I: We got to go into the studio with Devin Morrison and that was a really fun collaboration. Devin is so talented. He wrote a song and we were like, Hey, this would be a dope one to collaborate on, and that’s how "Boo Thang" got on the project.
One track I’ve been quite obsessed with is "Curious" with Jimi Tents and Garren.
I: We managed to get in the studio for that one too.
It definitely sounds like you were all vibing in the studio together.
J: It was a vibe. We were at Jay Kurzweil's studio — someone we work with a lot — and Ivana invited Jimi over to work. We’re vibing, and he had an idea for the hook. We thought it was so dope. Later we had another session with Garren, who’s incredible — such an amazing writer. He heard the song and was like, "Lemme do a verse on this." He killed it, so we thought to ourselves, Why not have both of them on the song? The result was amazing.
I: That song was kind of a jigsaw puzzle. We took our time getting the right arrangement and it came together.
I've been rinsing the song out — it's probably going to appear on my Spotify Wrapped. What songs have you ladies currently got on repeat?
I: "Sky's the Limit" by Biggie. That's a really dope song.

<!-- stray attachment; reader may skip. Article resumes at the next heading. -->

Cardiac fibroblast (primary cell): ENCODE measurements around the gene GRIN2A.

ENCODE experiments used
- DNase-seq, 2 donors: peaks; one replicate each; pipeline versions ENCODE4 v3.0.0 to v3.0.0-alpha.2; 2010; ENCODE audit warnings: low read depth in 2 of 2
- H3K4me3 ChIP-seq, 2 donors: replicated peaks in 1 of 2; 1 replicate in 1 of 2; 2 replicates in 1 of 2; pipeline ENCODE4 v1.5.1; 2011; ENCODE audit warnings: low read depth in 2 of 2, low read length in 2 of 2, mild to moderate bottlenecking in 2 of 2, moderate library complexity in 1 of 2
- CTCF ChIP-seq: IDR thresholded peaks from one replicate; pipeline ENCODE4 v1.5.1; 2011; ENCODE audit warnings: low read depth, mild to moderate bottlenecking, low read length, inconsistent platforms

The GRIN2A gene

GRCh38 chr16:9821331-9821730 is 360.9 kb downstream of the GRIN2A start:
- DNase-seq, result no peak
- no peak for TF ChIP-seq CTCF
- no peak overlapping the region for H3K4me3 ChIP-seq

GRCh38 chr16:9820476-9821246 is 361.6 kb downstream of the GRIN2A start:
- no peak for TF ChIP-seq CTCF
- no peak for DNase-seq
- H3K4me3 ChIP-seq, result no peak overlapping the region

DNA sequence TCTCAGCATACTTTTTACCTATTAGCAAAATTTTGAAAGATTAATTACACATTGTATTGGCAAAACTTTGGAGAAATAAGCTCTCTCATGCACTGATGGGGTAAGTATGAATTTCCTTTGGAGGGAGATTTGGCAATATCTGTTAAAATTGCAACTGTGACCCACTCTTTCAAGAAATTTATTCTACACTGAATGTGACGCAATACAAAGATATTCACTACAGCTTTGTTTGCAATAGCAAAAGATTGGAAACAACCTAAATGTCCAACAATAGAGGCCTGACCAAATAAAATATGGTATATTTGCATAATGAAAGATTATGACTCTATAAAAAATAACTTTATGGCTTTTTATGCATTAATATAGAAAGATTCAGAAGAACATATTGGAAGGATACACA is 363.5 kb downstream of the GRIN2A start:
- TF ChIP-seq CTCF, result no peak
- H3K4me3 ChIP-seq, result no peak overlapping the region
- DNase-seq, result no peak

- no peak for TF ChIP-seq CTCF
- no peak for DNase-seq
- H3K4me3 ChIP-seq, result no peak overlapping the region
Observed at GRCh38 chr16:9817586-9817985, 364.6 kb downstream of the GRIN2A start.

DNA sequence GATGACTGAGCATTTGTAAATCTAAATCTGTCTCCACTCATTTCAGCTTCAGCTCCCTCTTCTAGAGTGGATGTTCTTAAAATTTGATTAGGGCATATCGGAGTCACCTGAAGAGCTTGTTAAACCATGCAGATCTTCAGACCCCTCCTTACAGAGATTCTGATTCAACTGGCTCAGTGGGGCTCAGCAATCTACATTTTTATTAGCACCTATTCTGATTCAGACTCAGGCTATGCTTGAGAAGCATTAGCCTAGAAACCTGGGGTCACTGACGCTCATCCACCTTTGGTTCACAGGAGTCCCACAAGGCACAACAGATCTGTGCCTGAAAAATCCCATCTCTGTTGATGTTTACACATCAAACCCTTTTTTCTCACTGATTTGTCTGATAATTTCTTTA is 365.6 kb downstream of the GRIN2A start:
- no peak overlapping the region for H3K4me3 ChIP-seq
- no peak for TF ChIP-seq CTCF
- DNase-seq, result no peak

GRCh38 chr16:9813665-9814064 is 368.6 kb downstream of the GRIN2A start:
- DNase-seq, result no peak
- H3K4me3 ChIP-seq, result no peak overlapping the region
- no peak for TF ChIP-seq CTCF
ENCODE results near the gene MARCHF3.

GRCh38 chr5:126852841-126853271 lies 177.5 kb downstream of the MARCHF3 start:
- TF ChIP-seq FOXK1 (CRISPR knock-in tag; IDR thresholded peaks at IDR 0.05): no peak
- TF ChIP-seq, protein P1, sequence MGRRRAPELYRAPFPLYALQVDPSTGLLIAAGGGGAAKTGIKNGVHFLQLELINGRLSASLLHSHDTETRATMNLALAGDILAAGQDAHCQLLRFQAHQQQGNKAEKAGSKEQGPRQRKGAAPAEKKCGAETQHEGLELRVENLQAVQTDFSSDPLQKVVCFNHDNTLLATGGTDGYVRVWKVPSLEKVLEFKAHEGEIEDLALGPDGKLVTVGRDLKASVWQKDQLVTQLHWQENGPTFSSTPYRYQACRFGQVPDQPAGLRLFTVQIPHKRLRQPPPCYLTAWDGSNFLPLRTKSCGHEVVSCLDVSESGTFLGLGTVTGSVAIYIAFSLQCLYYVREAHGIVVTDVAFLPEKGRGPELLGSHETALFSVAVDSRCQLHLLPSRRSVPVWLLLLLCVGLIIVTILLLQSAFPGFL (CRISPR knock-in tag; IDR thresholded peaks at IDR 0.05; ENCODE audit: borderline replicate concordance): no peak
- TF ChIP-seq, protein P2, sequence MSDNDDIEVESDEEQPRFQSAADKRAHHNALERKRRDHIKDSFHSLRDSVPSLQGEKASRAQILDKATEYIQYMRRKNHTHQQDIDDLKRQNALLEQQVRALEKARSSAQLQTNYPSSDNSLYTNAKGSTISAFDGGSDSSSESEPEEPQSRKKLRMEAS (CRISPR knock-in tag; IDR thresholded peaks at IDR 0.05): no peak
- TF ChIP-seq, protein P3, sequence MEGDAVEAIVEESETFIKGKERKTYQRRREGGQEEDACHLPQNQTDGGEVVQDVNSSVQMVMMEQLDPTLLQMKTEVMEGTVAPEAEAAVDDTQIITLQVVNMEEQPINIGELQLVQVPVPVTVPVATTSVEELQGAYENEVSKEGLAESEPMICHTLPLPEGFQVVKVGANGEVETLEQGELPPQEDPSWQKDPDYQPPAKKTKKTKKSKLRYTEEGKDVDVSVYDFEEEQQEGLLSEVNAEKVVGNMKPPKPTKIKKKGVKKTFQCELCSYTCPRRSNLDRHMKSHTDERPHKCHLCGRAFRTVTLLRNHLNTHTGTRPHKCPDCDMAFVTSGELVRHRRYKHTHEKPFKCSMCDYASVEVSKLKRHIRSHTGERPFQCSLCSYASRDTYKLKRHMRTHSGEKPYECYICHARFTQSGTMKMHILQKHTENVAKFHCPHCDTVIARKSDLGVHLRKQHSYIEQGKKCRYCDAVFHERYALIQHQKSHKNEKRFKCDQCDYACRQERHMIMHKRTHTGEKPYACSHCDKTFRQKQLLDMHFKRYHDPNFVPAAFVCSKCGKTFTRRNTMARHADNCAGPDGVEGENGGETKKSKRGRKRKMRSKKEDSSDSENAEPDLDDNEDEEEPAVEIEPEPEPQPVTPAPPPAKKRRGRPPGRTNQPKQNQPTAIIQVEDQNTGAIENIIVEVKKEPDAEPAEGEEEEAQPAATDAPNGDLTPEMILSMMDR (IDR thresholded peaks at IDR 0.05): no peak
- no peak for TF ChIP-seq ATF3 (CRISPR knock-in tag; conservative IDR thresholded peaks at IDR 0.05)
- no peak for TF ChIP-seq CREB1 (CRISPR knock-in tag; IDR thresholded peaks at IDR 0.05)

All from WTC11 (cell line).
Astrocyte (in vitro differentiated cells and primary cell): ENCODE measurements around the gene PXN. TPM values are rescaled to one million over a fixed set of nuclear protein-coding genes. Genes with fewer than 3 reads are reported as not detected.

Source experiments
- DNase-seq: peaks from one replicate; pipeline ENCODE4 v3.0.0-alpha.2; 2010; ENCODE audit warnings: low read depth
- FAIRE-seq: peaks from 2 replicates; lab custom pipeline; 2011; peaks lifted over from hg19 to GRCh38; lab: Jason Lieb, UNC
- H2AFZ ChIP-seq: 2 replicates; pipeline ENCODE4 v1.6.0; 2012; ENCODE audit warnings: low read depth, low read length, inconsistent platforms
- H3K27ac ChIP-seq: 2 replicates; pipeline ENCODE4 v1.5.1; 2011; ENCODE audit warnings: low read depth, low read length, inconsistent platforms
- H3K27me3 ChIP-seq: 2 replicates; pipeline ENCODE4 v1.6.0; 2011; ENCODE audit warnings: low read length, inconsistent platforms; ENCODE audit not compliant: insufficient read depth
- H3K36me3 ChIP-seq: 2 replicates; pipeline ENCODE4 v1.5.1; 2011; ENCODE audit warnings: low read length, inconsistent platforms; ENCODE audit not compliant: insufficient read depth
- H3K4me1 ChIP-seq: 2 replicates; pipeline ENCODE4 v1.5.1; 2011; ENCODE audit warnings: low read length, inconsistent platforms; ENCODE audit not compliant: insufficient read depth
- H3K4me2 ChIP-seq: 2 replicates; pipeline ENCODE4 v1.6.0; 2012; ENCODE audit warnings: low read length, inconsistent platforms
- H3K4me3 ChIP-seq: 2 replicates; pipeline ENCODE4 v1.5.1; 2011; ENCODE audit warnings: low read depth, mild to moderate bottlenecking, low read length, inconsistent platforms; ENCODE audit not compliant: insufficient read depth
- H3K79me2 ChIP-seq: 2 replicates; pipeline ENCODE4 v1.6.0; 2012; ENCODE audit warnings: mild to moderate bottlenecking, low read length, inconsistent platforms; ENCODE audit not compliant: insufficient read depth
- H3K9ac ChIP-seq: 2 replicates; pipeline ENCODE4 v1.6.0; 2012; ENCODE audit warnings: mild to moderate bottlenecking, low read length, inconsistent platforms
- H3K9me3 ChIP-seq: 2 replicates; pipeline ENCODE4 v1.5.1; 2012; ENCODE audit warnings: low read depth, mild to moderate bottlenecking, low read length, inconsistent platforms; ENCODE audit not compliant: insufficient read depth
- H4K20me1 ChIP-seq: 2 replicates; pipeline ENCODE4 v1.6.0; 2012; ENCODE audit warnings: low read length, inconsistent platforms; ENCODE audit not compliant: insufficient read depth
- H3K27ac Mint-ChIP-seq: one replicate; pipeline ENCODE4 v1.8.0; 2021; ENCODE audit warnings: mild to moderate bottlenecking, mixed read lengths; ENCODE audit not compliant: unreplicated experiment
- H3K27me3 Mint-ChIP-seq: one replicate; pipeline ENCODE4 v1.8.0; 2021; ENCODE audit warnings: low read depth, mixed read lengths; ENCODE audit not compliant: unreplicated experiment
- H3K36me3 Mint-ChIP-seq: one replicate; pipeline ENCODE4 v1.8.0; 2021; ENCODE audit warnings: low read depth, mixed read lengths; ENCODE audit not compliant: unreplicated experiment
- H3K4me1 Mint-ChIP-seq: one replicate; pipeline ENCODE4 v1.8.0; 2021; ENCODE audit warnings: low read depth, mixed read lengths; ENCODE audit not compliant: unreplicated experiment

J: "Modo Turbo" by Luísa Sonza, Pabllo Vittar, and Anitta. The video is crazy. I love the song so much. I've definitely rinsed that one out — it's the perfect workout song.
Have you been doing home workouts?
J: Absolutely, that's gotten me through this whole time. You go crazy sitting up in your room. You can't move. I'm a very restless person, so I can't sit still.
What about you, Ivana? What have you been doing to keep sane?
I: I've been taking care of my mind, sitting in my backyard, looking at the plants, taking walks, long showers... Taking care of my skin also brings me a lot of peace. I've been discovering myself by riding my thoughts out and praying. All of that is what got me through quarantine last year, but we're in another this year, so I'll keep applying the same things.
J: So far this year has felt really weird. It's still so early, but it already feels like we've lived months of it. I feel like I'm still recalibrating to what the flow of this year is gonna be, but there's no rush.
Unfortunately, it doesn't look like the pandemic's going away anytime soon. How do you see yourselves adapting in the long run when it comes to your work?
J: In a normal state of things, when you do a press run, you're kinda running around, there's a whole lot going on. Being able to do remote interviews and have conversations where everyone is in the comfort of their home has been nice; to some extent, I've been enjoying this new way of working. It sucks not getting to meet people in person, but I've found we're still able to really connect with people.